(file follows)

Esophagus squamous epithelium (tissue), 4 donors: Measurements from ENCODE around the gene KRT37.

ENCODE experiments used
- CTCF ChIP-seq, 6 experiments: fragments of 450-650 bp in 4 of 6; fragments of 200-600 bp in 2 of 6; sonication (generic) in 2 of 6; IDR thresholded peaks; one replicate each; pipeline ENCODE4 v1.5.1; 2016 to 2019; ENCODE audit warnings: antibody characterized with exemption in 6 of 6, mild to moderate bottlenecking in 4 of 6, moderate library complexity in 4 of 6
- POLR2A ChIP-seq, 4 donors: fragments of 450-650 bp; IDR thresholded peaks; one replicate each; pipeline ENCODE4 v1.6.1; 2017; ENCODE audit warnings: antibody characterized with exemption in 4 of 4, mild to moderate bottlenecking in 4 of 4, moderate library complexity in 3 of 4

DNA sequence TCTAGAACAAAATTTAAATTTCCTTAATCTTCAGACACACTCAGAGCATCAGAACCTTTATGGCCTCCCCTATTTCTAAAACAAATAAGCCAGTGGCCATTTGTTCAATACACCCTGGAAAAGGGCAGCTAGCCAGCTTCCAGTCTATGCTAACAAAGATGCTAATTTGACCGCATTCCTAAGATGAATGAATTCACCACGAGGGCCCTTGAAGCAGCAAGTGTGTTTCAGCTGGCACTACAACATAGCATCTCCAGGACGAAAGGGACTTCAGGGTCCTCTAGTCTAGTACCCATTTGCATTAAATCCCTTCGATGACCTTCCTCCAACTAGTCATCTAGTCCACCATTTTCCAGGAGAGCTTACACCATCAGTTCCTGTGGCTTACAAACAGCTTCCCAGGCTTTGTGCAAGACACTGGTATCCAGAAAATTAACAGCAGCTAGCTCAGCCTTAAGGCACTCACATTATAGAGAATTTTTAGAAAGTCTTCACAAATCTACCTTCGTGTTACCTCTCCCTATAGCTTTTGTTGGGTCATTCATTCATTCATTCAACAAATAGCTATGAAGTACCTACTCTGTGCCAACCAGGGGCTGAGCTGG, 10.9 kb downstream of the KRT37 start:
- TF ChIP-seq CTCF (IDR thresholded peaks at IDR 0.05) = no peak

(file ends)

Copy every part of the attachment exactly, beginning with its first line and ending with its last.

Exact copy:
Esophagus squamous epithelium (tissue), 4 donors: Measurements from ENCODE around the gene KRT37.

ENCODE experiments used
- CTCF ChIP-seq, 6 experiments: fragments of 450-650 bp in 4 of 6; fragments of 200-600 bp in 2 of 6; sonication (generic) in 2 of 6; IDR thresholded peaks; one replicate each; pipeline ENCODE4 v1.5.1; 2016 to 2019; ENCODE audit warnings: antibody characterized with exemption in 6 of 6, mild to moderate bottlenecking in 4 of 6, moderate library complexity in 4 of 6
- POLR2A ChIP-seq, 4 donors: fragments of 450-650 bp; IDR thresholded peaks; one replicate each; pipeline ENCODE4 v1.6.1; 2017; ENCODE audit warnings: antibody characterized with exemption in 4 of 4, mild to moderate bottlenecking in 4 of 4, moderate library complexity in 3 of 4

DNA sequence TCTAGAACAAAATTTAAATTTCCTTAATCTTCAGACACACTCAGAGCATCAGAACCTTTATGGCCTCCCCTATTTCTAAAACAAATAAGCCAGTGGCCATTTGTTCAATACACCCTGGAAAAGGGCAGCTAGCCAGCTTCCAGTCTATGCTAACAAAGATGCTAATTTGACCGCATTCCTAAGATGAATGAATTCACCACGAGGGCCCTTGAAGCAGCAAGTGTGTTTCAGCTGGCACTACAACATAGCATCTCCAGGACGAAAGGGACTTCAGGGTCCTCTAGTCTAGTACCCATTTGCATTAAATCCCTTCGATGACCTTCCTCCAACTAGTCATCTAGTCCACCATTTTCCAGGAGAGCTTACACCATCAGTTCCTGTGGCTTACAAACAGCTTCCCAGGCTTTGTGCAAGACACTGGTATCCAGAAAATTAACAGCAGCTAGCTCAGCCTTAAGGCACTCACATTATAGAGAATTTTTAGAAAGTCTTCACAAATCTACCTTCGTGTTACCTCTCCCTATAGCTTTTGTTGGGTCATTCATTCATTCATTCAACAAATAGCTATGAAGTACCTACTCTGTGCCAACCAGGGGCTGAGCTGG, 10.9 kb downstream of the KRT37 start:
- TF ChIP-seq CTCF (IDR thresholded peaks at IDR 0.05) = no peak